Now the pilgrims lay upon the damp ground at the bottom of the dungeon a long while, their bodies being exhausted with the pain of the scourging. But after a time the old man said to Nazareenee, “Is it not written, my brother, Blessed are ye, when men shall revile you, and persecute you, and shall say all manner of evil against you falsely, for my sake. Rejoice, and be exceeding glad: for great is your reward in heaven: for so persecuted they the prophets which were before you.” (Matt. v. 11, 12.)
The pilgrims then began to pray; and they continued earnestly calling on the name of the Lord Jesus Christ till evening. Now this was a solemn festival night among the Hindoos: and behold, at sun-set they illuminated the great pagoda and all the buildings thereof with lamps; sprinkling holy water and sacred flowers upon the pavement of the temple, and decorating their idols with garlands. At an early hour of the evening the people assembled with all manner of musical instruments in the courts of the temple; where they filled the air with the harsh blasts of their horns, the shrill tones of their violins and dulcimers, and the discordant clinking of their shells and cymbals, still beating time with their tum-tums to the idolatrous dance; while the mob, intoxicated with bang, repeated the ten thousand names of their gods, or danced before their idols. In the midst of this tumultuous scene, the Bramhuns gave orders that the pilgrims should be brought before the people, and placed upon a scaffold in the midst of the area; when having enjoined silence to the assembly, the chief Bramhun examined the pilgrims.
And first the old man was questioned. “ Wilt thou,” said the chief Bramhun, “ deny Christ ?"
To this the old man meekly replied, as he had done before, “How can I deny him who died for me?" Whereupon the Bramhuns, being enraged, called immediately for the tormentors; while the pilgrim Nazareenee, who stood by trembling from head to foot, continued stedfastly to entreat the Lord for his brother. So the tormentors came, and while they exercised the pilgrim with various cruel tortures, such as I forbear to relate, the idolatrous crowd shouted with triumph, blowing their horns and shells, beating their tum-tums, and clinking their cymbals, singing and calling upon their gods. And behold, in the midst of this infernal clamour and diabolical triumph, a light appeared in the heaven above, amid the darkness of a starless night; from which an angelic figure descending approached the scaffold on which the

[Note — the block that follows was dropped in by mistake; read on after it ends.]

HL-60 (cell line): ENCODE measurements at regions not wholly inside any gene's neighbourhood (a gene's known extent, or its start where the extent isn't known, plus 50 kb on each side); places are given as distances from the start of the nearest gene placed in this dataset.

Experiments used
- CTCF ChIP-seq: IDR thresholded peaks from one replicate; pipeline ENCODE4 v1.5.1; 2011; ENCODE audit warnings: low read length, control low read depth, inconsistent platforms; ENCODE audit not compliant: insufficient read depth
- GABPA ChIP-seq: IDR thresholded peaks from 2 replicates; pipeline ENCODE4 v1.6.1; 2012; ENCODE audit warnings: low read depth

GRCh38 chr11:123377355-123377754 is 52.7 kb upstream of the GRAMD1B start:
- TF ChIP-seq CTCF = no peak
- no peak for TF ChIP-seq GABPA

pilgrims stood. Now this angelic visitant was visible only to the pilgrims, and but indistinctly so to them, through the dazzling brightness of his appearance. And drawing near to the pilgrim Bartholomew, he supported his drooping head upon his bosom, wiping away the sweat, which, from the excess of his torment, poured in large drops down his face.